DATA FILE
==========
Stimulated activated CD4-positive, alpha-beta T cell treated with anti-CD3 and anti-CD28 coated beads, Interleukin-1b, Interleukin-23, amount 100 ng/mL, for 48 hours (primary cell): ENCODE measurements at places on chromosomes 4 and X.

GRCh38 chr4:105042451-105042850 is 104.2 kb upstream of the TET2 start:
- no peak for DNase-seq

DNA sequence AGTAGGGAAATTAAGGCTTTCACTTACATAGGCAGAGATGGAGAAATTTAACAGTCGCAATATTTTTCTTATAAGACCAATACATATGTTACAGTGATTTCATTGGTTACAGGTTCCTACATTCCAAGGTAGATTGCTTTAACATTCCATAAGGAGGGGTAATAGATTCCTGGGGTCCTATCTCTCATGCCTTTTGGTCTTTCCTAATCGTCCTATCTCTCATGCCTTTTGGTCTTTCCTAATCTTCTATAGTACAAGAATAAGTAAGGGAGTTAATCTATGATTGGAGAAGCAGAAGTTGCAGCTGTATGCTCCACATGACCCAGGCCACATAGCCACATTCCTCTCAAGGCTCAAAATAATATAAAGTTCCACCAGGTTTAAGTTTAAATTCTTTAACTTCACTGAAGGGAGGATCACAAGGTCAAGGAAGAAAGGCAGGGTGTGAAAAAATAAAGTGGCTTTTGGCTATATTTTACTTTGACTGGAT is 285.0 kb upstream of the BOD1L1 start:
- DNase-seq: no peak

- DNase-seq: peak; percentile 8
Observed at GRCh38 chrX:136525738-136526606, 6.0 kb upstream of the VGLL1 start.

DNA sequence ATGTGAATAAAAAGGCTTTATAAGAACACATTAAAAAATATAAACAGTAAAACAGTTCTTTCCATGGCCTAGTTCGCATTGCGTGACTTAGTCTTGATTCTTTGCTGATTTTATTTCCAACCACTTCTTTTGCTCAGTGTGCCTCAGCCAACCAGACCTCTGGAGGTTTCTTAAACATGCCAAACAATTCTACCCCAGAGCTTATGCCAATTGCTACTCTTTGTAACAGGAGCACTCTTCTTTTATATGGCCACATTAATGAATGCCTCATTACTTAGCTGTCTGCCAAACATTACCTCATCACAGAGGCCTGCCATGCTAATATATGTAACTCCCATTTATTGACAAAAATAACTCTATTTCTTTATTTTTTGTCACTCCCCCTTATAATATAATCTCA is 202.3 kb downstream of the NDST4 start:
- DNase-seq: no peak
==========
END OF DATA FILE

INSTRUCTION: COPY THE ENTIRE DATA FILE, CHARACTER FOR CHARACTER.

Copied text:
Stimulated activated CD4-positive, alpha-beta T cell treated with anti-CD3 and anti-CD28 coated beads, Interleukin-1b, Interleukin-23, amount 100 ng/mL, for 48 hours (primary cell): ENCODE measurements at places on chromosomes 4 and X.

GRCh38 chr4:105042451-105042850 is 104.2 kb upstream of the TET2 start:
- no peak for DNase-seq

DNA sequence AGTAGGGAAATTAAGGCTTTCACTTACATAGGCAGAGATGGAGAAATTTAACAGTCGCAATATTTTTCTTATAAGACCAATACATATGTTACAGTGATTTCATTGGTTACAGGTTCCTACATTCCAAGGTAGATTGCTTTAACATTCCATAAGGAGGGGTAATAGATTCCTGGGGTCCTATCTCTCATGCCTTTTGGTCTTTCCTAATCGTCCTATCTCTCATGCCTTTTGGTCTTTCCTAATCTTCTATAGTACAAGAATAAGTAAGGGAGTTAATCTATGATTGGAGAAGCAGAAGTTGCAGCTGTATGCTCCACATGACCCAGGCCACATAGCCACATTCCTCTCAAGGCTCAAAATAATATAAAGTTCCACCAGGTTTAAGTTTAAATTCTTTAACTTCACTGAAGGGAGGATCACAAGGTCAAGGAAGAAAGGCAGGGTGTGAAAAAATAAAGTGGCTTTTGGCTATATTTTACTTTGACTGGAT is 285.0 kb upstream of the BOD1L1 start:
- DNase-seq: no peak

- DNase-seq: peak; percentile 8
Observed at GRCh38 chrX:136525738-136526606, 6.0 kb upstream of the VGLL1 start.

DNA sequence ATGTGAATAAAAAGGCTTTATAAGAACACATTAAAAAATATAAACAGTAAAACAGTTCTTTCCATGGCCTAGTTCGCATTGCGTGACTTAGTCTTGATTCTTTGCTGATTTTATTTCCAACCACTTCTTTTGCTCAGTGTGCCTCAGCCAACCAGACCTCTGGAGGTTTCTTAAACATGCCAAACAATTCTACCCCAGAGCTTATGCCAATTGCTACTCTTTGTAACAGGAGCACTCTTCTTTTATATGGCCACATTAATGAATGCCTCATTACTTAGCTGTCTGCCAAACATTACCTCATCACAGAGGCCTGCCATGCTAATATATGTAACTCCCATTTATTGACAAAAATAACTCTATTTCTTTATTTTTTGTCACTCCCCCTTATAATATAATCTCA is 202.3 kb downstream of the NDST4 start:
- DNase-seq: no peak